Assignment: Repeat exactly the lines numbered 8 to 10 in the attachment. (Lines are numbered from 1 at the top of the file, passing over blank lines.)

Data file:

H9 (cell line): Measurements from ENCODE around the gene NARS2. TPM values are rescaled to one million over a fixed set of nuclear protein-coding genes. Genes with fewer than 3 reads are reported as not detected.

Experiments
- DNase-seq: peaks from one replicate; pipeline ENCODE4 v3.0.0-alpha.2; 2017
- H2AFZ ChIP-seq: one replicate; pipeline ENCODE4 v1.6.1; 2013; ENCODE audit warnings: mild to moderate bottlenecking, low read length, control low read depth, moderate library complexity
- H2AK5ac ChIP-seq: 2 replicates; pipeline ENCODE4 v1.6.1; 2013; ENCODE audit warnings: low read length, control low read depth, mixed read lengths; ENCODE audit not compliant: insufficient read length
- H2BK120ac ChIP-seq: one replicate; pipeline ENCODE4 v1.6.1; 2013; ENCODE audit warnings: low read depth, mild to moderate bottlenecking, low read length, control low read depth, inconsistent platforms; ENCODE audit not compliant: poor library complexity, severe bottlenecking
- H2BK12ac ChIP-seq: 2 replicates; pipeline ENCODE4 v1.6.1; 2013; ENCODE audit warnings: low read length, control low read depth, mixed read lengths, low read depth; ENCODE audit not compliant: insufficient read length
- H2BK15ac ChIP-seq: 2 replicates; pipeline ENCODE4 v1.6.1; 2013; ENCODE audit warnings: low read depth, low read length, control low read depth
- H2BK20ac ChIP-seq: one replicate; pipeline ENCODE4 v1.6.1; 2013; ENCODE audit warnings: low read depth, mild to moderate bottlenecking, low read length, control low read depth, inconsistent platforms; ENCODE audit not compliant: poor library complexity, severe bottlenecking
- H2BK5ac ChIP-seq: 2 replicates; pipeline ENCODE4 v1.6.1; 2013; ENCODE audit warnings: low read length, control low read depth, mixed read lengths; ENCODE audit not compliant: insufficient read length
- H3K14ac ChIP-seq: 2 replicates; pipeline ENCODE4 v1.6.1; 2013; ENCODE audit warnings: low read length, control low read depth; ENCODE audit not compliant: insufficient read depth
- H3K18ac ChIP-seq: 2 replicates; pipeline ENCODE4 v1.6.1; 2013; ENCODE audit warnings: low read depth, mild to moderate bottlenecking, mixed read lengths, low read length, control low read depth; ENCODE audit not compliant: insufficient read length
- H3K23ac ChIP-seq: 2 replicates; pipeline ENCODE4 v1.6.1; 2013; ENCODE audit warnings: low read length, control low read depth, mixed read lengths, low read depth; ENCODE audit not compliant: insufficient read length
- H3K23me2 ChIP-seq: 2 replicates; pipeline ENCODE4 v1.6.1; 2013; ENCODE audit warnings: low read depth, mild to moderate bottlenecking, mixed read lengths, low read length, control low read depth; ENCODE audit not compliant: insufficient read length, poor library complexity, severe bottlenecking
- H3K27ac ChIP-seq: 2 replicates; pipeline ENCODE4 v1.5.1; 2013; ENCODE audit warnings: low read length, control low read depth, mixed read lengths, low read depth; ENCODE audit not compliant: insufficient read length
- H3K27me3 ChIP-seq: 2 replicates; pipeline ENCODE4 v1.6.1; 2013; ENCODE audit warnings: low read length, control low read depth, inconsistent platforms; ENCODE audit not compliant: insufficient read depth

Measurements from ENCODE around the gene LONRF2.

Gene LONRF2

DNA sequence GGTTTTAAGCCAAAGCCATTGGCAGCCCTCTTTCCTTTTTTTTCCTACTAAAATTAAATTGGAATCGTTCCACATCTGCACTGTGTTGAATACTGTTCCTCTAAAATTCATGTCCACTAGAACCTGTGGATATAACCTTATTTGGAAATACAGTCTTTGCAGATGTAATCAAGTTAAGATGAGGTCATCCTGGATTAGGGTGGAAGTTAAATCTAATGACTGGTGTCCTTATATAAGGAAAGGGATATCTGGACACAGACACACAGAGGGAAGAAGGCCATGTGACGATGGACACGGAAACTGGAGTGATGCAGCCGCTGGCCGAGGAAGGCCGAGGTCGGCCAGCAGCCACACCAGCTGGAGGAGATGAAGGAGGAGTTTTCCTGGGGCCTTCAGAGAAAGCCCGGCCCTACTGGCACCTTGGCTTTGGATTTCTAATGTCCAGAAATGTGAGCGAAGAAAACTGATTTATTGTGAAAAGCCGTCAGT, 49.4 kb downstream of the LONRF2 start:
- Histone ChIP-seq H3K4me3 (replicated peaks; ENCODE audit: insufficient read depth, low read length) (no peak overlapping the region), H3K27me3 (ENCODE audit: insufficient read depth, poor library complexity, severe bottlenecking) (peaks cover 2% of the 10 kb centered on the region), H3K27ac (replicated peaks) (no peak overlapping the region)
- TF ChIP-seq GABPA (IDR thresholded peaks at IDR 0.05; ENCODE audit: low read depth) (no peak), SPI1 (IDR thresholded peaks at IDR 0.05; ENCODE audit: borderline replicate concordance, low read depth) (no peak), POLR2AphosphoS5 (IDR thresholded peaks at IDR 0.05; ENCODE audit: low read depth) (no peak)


- H2BK15ac ChIP-seq: 2 replicates; pipeline ENCODE4 v1.6.1; 2013; ENCODE audit warnings: low read depth, low read length, control low read depth
- H2BK20ac ChIP-seq: one replicate; pipeline ENCODE4 v1.6.1; 2013; ENCODE audit warnings: low read depth, mild to moderate bottlenecking, low read length, control low read depth, inconsistent platforms; ENCODE audit not compliant: poor library complexity, severe bottlenecking
- H2BK5ac ChIP-seq: 2 replicates; pipeline ENCODE4 v1.6.1; 2013; ENCODE audit warnings: low read length, control low read depth, mixed read lengths; ENCODE audit not compliant: insufficient read length